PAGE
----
Going into last season Varsho ranked among the best prospects in baseball, and it's easy to understand why given his skill set. He's a lefty hitter with power and a history of contact and very good plate discipline, he's versatile enough to catch and play the outfield (Varsho has played the corner outfield in deference to Ketel Marte in recent weeks), and he's fast. Throw in MLB bloodlines (his father, Gary Varsho, played eight years in the big leagues) and you have a player who looks like a cornerstone for a D-Backs team that badly needs them.
"I think he's slowed it down to the point where he's looking in the right lane, looking for the right pitch, and he's not missing it," D-Backs manager Torey Lovullo told Piecoro about Varsho. "There's a tremendous amount of bat speed with every swing that he takes. I know he's got some God-given ability, but he's not relying on it. He's been a student. He's accepted the coaching that he's gotten. He goes out there every day with the right mind-set. It's been working very well for us."
Zunino's pursuit of unusual history
It took a little longer than the draft pundits and prospect mavens expected, but Mike Zunino has finally became a force at the plate. The No. 3 pick in the 2012 draft made the All-Star Game this season and is hitting .209/.296/.554 with 26 home runs. Yes, the low batting average and on-base percentage (and 37.5 percent strikeout rate) are eyesores, but catchers with this much power are rare.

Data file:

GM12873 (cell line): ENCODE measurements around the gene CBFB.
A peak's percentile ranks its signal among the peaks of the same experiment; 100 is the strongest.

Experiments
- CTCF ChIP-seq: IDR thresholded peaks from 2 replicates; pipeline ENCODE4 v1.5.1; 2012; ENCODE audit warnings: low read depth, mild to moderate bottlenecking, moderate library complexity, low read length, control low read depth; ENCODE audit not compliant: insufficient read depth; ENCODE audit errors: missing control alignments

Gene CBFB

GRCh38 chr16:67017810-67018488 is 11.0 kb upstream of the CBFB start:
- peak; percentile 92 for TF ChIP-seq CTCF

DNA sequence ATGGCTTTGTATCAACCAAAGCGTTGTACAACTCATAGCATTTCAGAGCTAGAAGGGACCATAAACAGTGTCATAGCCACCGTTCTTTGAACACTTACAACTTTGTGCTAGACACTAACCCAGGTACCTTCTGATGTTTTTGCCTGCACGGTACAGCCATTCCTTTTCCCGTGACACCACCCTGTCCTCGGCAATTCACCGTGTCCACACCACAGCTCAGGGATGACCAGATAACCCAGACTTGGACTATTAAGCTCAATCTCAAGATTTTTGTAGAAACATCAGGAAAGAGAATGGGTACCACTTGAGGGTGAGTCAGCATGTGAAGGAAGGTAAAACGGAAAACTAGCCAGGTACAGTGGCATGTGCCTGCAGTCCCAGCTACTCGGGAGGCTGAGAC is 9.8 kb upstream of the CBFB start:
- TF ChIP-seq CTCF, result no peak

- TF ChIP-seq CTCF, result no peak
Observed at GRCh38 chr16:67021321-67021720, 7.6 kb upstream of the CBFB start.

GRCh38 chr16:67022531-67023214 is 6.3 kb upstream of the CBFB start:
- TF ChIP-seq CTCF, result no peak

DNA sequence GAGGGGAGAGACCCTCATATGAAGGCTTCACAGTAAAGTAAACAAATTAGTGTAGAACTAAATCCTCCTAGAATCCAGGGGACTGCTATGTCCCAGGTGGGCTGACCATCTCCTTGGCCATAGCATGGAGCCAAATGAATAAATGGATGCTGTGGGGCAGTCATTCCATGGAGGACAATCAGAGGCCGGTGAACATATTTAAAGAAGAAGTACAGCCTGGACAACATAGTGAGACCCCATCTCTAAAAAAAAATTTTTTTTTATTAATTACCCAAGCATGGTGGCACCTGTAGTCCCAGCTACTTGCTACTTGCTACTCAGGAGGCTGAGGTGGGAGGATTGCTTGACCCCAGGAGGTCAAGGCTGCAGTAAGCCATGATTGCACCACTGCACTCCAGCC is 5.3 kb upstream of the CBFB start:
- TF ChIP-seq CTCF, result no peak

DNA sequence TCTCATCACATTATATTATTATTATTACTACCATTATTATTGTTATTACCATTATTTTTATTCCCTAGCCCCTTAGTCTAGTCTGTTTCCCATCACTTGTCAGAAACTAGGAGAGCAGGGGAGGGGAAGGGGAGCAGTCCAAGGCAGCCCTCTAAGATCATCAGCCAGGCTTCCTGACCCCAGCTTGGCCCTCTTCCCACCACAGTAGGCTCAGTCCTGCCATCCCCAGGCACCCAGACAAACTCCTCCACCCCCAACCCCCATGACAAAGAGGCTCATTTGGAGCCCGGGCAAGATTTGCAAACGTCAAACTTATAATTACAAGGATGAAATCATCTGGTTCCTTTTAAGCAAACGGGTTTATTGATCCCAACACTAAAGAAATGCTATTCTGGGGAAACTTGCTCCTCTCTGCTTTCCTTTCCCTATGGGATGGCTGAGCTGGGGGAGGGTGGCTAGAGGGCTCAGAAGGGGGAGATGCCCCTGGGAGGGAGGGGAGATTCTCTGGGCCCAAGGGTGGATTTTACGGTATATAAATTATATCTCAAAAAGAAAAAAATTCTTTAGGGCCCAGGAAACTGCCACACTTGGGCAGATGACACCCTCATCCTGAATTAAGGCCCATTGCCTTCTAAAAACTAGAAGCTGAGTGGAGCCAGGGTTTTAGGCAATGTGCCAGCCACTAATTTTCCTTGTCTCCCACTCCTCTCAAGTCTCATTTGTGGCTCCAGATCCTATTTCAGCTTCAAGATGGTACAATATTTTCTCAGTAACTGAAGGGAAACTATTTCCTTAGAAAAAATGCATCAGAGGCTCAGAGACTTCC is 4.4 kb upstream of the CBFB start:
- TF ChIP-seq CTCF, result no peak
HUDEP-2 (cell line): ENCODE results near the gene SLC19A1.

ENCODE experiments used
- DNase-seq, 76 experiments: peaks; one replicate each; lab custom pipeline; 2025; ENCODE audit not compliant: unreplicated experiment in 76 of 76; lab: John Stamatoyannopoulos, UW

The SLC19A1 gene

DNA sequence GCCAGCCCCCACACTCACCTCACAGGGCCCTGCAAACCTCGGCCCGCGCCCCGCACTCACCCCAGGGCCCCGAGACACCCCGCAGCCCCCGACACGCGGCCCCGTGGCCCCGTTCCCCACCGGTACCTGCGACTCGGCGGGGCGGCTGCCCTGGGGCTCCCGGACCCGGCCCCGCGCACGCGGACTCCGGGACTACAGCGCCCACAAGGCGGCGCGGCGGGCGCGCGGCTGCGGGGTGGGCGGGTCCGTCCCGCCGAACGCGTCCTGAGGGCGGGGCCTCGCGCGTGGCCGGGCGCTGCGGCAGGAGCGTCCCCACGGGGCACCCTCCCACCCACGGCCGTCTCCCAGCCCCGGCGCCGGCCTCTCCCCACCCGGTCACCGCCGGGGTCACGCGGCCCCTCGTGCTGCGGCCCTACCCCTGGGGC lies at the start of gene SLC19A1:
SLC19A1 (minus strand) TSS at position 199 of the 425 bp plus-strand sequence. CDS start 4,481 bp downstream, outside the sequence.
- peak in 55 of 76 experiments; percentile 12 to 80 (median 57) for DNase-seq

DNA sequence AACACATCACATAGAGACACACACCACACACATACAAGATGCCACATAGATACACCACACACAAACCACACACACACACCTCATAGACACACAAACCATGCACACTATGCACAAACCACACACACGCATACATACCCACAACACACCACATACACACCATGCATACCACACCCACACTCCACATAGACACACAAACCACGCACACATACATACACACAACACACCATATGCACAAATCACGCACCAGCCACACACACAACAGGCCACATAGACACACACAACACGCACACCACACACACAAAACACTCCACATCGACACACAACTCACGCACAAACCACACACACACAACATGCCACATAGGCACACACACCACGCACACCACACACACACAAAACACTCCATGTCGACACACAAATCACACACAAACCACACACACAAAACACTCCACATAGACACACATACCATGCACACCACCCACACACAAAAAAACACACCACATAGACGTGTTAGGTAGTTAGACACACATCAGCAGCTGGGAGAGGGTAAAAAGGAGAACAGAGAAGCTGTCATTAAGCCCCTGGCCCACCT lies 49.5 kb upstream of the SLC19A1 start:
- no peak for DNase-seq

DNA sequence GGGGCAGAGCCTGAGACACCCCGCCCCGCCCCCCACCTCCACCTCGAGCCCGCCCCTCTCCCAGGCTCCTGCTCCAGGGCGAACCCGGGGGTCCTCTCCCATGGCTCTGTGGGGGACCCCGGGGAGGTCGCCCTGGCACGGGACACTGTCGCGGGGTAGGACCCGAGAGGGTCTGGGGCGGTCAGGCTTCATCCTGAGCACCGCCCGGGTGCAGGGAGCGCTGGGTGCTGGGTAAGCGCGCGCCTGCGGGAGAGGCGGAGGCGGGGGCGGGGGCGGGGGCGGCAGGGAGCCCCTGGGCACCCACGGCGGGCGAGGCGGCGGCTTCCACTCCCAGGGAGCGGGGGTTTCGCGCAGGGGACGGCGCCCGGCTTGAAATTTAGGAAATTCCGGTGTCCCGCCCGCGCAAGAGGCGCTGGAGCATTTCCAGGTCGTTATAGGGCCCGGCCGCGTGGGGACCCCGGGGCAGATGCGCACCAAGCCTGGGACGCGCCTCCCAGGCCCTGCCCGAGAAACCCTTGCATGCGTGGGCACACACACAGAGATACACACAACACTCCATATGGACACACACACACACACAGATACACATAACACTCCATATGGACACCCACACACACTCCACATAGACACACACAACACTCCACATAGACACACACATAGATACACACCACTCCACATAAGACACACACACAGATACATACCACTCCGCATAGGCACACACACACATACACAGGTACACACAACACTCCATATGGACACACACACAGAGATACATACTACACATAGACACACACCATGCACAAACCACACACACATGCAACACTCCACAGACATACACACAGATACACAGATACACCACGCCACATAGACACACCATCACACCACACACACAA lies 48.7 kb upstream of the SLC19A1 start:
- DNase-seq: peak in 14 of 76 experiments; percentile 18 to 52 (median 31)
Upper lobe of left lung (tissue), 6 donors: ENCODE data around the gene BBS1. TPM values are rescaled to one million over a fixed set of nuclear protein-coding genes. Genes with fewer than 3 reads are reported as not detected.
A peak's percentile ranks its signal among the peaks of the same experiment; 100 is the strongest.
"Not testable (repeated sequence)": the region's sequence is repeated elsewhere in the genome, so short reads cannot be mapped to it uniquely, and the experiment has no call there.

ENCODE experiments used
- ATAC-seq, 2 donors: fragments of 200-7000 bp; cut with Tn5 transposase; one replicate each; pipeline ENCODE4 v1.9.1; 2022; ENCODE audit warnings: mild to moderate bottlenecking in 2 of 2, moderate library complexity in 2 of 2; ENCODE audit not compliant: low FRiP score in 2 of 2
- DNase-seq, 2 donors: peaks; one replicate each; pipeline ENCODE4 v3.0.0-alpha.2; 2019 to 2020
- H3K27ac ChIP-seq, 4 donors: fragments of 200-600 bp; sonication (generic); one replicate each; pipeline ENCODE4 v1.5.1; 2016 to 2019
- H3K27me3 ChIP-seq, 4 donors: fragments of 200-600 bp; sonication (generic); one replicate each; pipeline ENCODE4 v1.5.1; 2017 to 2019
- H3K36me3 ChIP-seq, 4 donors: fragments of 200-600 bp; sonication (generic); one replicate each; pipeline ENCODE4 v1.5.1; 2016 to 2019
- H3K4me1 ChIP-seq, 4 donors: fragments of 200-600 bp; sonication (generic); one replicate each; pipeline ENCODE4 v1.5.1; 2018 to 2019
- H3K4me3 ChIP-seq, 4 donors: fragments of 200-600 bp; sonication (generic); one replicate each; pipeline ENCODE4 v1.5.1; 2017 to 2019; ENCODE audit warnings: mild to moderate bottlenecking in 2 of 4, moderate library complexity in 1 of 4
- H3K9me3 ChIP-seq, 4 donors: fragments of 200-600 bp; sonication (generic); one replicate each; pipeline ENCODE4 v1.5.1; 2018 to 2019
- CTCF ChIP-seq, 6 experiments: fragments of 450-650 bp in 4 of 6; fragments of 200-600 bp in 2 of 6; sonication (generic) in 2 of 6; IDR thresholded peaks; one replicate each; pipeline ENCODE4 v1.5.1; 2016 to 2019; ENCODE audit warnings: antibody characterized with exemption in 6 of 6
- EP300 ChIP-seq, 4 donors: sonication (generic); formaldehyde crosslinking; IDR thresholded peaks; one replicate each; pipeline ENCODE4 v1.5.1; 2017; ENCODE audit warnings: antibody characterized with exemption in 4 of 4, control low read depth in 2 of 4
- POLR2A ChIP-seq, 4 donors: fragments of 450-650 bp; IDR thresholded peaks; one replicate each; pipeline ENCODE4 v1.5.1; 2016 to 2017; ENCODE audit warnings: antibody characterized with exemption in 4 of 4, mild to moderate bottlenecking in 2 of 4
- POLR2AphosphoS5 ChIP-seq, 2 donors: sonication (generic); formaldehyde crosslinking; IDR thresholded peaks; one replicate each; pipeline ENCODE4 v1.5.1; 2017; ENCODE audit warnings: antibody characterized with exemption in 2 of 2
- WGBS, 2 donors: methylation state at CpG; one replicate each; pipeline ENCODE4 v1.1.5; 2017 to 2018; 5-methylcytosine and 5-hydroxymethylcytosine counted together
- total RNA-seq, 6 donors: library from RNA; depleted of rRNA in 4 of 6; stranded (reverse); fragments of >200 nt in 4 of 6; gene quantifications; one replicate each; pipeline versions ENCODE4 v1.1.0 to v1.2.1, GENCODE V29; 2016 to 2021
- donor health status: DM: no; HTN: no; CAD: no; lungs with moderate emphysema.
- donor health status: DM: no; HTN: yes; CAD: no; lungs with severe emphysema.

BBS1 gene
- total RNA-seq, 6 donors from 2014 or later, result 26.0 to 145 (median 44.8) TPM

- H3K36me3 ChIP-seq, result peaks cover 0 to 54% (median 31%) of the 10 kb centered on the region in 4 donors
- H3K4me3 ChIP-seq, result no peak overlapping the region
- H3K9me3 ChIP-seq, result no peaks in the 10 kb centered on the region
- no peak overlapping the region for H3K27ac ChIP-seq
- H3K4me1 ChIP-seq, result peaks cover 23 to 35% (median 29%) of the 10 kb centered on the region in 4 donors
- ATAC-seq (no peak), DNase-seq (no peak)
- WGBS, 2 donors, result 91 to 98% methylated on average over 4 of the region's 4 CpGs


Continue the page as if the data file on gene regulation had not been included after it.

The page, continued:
"I think that's probably been the biggest change for me mentally is that, honestly as crazy as it sounds, I'm not chasing statistics," Zunino told reporters, including MLB.com's Jordan Horrobin, following a four-game home run streak earlier this month. "It's one of those, 'How disciplined can I be every day and every pitch to try to give myself the best chance to let everything else happen?'"
The Rays have 36 games remaining and Zunino has a chance to do something that hasn't been done all that often in baseball history: finish the season with more home runs than singles. He currently has 26 homers and only 18 singles. Here are the last five players to finish a season with more homers than singles (min. 300 plate appearances):
Only 10 times in history has a player had more homers than singles while batting at least 300 times and those are the five most recent. Barry Bonds did during his record- setting 2001 season (49 singles and 73 homers), and the other four seasons all belong to Mark McGwire. He had more homers than singles in 1995 (35 to 39), 1998 (61 to 70), 1999 (58 to 65), and 2001 (23 to 29).
Bonds, Gallo, and McGwire are the only players in baseball history with more homers than singles in a 30-homer season regardless of playing time, and Zunino has a pretty good chance to join them. It's a quirky little stat and, depending on your feelings about the modern game, perhaps a sign of baseball's problems. Too much swinging for the fences, too little shortening up for singles.
Either way, I try to appreciate the weirdness of baseball when it presents itself, and more homers than singles certainly qualifies. That Zunino is doing it while providing big defensive value at the game's most demanding position only makes it that much more notable to me.